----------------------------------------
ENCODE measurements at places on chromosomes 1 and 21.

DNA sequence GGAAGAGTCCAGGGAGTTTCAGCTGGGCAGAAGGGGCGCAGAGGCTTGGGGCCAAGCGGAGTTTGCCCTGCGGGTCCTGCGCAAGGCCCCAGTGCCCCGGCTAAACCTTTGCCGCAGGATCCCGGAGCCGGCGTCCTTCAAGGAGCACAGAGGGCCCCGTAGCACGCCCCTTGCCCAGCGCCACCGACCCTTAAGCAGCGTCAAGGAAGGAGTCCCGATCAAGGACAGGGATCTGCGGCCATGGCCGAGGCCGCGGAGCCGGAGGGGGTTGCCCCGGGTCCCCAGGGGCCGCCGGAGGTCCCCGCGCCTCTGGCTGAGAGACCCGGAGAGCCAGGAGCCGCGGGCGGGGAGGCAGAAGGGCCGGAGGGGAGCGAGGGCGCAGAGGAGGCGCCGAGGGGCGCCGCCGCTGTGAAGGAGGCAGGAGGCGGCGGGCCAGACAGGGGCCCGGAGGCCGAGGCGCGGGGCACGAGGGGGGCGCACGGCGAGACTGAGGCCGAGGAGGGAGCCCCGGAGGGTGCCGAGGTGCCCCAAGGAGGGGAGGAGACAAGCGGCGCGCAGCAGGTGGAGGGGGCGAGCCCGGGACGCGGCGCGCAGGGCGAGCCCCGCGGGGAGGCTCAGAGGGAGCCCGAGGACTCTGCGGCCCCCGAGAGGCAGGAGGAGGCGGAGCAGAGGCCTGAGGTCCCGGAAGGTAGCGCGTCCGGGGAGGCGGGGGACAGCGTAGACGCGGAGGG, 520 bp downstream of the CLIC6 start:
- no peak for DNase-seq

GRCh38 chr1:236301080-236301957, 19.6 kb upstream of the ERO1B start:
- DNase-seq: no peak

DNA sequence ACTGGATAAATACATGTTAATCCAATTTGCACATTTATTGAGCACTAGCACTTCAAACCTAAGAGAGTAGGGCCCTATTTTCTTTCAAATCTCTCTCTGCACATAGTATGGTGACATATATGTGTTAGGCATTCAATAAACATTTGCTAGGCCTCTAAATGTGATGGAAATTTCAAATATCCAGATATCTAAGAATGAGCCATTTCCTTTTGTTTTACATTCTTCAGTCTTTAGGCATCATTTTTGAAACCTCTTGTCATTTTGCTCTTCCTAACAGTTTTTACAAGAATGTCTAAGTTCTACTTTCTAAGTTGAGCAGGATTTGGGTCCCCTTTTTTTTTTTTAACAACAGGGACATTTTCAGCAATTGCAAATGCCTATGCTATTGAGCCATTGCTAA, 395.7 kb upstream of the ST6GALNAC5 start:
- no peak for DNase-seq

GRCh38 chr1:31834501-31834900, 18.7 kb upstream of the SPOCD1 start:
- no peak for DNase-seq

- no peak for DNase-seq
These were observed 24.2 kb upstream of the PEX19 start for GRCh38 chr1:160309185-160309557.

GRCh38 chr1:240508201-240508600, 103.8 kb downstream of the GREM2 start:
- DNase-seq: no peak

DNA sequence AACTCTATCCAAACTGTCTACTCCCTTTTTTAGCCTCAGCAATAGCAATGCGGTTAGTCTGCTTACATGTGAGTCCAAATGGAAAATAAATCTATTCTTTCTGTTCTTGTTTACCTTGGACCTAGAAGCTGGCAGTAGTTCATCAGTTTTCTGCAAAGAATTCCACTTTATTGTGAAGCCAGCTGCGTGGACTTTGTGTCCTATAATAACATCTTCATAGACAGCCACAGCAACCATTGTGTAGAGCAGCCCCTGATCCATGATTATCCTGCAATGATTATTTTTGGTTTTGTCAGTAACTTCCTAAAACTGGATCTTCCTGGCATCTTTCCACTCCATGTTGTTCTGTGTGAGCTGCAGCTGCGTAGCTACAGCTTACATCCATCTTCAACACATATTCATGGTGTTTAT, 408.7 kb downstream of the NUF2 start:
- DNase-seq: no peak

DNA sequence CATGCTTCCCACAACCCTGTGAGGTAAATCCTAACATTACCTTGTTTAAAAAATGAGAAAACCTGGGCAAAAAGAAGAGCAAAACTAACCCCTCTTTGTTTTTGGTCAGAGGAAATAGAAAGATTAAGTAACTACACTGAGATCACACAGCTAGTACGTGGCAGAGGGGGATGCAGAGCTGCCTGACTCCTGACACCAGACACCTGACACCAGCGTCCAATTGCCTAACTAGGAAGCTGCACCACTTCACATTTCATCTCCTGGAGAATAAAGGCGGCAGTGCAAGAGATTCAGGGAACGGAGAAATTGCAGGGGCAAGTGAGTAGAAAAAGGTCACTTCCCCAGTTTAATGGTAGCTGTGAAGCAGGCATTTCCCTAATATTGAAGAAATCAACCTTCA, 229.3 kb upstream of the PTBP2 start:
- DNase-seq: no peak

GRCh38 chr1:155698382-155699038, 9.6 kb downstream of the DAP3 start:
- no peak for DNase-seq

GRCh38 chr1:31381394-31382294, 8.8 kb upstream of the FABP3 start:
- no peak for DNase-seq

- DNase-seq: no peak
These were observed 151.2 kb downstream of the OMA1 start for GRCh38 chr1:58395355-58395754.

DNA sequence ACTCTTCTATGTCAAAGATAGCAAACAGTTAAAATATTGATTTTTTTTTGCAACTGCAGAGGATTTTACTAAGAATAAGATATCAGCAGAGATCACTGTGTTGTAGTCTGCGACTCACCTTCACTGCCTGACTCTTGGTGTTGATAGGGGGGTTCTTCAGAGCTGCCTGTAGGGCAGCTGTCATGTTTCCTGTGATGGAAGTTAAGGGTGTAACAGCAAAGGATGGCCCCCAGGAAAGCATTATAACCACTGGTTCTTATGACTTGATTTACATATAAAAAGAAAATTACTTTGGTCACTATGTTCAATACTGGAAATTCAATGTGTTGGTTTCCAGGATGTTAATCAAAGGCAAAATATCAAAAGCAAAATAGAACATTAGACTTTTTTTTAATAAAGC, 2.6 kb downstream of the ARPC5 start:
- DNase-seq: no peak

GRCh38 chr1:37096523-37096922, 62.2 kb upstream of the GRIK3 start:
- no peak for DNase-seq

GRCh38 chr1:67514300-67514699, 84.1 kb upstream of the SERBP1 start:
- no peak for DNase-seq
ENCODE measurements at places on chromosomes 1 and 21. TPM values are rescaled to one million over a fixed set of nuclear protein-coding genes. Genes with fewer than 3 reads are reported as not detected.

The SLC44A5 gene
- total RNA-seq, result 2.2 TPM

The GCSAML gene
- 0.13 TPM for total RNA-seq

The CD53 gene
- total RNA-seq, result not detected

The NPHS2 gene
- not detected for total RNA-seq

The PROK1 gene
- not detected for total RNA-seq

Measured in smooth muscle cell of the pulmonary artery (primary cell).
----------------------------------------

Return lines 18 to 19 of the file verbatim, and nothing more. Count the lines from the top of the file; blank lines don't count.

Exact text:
GRCh38 chr1:155698382-155699038, 9.6 kb downstream of the DAP3 start:
- no peak for DNase-seq